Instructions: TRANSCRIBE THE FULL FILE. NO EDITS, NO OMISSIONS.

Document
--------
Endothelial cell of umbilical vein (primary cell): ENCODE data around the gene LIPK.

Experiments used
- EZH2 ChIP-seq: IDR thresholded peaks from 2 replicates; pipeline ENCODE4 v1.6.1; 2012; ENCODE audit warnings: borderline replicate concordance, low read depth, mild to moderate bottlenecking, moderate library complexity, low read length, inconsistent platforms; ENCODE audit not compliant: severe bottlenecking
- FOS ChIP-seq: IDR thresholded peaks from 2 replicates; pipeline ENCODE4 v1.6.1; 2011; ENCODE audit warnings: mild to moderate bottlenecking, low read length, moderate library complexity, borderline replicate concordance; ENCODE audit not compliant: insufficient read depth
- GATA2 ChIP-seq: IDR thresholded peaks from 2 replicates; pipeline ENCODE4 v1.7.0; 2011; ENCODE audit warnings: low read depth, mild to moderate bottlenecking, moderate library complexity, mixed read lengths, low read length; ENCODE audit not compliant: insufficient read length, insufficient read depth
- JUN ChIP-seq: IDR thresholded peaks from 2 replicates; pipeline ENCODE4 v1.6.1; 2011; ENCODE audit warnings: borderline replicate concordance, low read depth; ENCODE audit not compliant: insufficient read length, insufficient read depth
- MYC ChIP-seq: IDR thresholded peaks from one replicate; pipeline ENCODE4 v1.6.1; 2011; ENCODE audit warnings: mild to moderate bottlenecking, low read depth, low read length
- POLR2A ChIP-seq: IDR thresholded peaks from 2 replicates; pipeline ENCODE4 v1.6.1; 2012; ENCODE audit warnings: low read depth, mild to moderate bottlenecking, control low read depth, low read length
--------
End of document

Endothelial cell of umbilical vein (primary cell): ENCODE data around the gene LIPK.

Experiments used
- EZH2 ChIP-seq: IDR thresholded peaks from 2 replicates; pipeline ENCODE4 v1.6.1; 2012; ENCODE audit warnings: borderline replicate concordance, low read depth, mild to moderate bottlenecking, moderate library complexity, low read length, inconsistent platforms; ENCODE audit not compliant: severe bottlenecking
- FOS ChIP-seq: IDR thresholded peaks from 2 replicates; pipeline ENCODE4 v1.6.1; 2011; ENCODE audit warnings: mild to moderate bottlenecking, low read length, moderate library complexity, borderline replicate concordance; ENCODE audit not compliant: insufficient read depth
- GATA2 ChIP-seq: IDR thresholded peaks from 2 replicates; pipeline ENCODE4 v1.7.0; 2011; ENCODE audit warnings: low read depth, mild to moderate bottlenecking, moderate library complexity, mixed read lengths, low read length; ENCODE audit not compliant: insufficient read length, insufficient read depth
- JUN ChIP-seq: IDR thresholded peaks from 2 replicates; pipeline ENCODE4 v1.6.1; 2011; ENCODE audit warnings: borderline replicate concordance, low read depth; ENCODE audit not compliant: insufficient read length, insufficient read depth
- MYC ChIP-seq: IDR thresholded peaks from one replicate; pipeline ENCODE4 v1.6.1; 2011; ENCODE audit warnings: mild to moderate bottlenecking, low read depth, low read length
- POLR2A ChIP-seq: IDR thresholded peaks from 2 replicates; pipeline ENCODE4 v1.6.1; 2012; ENCODE audit warnings: low read depth, mild to moderate bottlenecking, control low read depth, low read length